"Coaches Make $358,000 In Bonuses For Reaching NCAA Tournament Final Four"
If you believe the NCAA, college athletics are predicated on the ideal of amateurism, and introducing money into the system would render it untenable economically and unappealing to the masses of fans who watch events like the NCAA Tournament every year. Thankfully for the four men who coach the teams that made the Final Four, those rules don’t apply to them. There may not be enough to pay the players, but there’s plenty to hand to coaches.
The four head coaches who will take their teams to Arlington, Texas for the Final Four next week will collect a total of $358,333 in bonuses for getting there, as the New York Daily News noted Monday. But there’s more: counting other bonuses the coaches have already received, the tally rises to more than $500,000. And adding in the bonuses for assistants and athletic directors, the total could stretch past $1 million by the end of the tournament (and that doesn’t count the bonuses coaches from other schools collected for making the tournament and advancing).
Kentucky leads the way. John Calipari, whose annual base salary is roughly $5.4 million, will pocket $175,000 for taking the Wildcats to their third Final Four in four years, a a nice addition to the $200,000 in bonuses he’s already made this postseason. As Deadspin’s Tom Ley found, Kentucky guard Aaron Harrison’s game-winning shot over Michigan on Sunday night netted Calipari, Kentucky’s assistant coaches, and athletic director Mitch Barnhart a total of $330,000 in bonuses.
But he’s not alone. Florida’s Billy Donovan has already earned $187,500 in bonuses this postseason, including the $37,500 bonus he made for taking the Gators to the NCAA Tournament. That bonus increased to $75,000 when Florida made the Sweet 16 and $100,000 when the beat Dayton to reach the Final Four. If Donovan and Florida win the title, it’ll rise to $150,000. That’s on top of a $3.5 million base salary.
Wisconsin coach Bo Ryan earned $50,000 for making the Final Four; according to USA Today’s Steve Berkowitz, he had already collected $50,000 for making the tournament and $50,000 more for making the Sweet 16. Connecticut’s Kevin Ollie earned $33,333 for making the Final Four in just his second year at the helm. He’s now made $100,000 in bonuses this postseason.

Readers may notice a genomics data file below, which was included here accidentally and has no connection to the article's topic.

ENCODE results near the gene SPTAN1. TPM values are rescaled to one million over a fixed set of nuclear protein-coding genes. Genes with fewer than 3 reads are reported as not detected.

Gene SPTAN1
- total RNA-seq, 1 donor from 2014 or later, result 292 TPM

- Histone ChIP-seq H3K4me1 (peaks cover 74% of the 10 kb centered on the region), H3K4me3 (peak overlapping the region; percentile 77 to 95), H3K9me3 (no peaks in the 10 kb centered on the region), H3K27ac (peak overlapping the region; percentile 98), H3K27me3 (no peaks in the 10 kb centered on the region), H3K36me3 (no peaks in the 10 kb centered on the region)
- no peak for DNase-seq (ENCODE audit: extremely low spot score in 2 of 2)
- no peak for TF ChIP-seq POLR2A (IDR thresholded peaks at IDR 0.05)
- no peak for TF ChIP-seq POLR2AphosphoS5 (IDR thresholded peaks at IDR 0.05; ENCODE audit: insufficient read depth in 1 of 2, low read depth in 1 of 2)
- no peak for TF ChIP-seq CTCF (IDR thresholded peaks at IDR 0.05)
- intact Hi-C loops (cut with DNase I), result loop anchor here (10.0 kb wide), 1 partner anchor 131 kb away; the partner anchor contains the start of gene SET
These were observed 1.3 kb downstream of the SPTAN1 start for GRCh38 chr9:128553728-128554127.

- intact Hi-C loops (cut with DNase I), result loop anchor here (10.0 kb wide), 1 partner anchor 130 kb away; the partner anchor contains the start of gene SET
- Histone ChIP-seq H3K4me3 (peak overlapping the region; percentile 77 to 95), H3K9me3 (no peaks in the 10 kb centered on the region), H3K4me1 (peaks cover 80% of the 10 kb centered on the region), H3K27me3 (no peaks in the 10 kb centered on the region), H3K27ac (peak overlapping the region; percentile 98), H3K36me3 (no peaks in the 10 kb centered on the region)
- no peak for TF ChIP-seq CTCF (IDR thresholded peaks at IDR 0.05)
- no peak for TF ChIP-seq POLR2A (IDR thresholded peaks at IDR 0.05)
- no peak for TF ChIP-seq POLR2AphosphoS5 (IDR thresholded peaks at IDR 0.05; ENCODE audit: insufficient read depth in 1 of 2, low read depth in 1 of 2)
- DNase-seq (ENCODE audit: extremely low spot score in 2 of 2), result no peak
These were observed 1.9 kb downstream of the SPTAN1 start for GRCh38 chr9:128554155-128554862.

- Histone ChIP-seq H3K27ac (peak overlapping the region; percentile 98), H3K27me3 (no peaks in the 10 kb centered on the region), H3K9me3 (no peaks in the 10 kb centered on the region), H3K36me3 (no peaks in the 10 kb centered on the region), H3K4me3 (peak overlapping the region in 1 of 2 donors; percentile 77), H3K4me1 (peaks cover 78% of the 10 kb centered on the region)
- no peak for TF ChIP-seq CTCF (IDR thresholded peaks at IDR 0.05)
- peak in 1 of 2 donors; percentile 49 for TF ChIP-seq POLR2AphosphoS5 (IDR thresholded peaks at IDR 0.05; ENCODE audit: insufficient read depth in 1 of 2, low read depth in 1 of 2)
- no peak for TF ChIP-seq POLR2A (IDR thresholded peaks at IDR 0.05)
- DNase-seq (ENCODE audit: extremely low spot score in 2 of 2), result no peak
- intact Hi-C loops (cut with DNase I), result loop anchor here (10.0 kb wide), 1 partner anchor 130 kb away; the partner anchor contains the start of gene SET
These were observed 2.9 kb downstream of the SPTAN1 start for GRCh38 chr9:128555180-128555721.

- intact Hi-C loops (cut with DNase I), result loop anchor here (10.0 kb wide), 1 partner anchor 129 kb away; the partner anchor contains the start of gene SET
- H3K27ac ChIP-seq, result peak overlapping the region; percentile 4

Calipari, though, could be the biggest winner. If Kentucky wins its ninth title on Monday night, the fifth-year coach will earn an additional $375,000 bonus.
The levels of hypocrisy here are astounding. Not only does the NCAA argue that it doesn’t have enough money to pay players while handing coaches millions of dollars, it also continues to preach about the fact that it puts education first. Those are the primary reasons NCAA president Mark Emmert says college athletes shouldn’t be designated as employees who have the right to unionize, as a group of Northwestern University athletes are trying to do. And yet, many of the coaches who pull in hundreds of thousands of dollars in bonuses for tournament performances, bowl games, and other athletic accomplishments receive far less in incentives — if any at all — when their teams or players meet academic goals. So not only is the NCAA distorting facts when it says there’s no money to compensate athletes, it’s ignoring the fact that the financial incentives are totally skewed toward athletics.
And that’s how it wants it (and, judging by the amount of money at stake, how fans want it too). The NCAA is in the middle of a 14-year television rights contract that will pay it $10.6 billion. The money is in athletics. The academics are, in many ways, a ruse to sell a product and protect the ideals of “amateurism.” And that means that even if it’s players like Kentucky’s Aaron Harrison who make game-winning shots, it’s coaches like Calipari, Donovan, Ollie, and Ryan who make the money.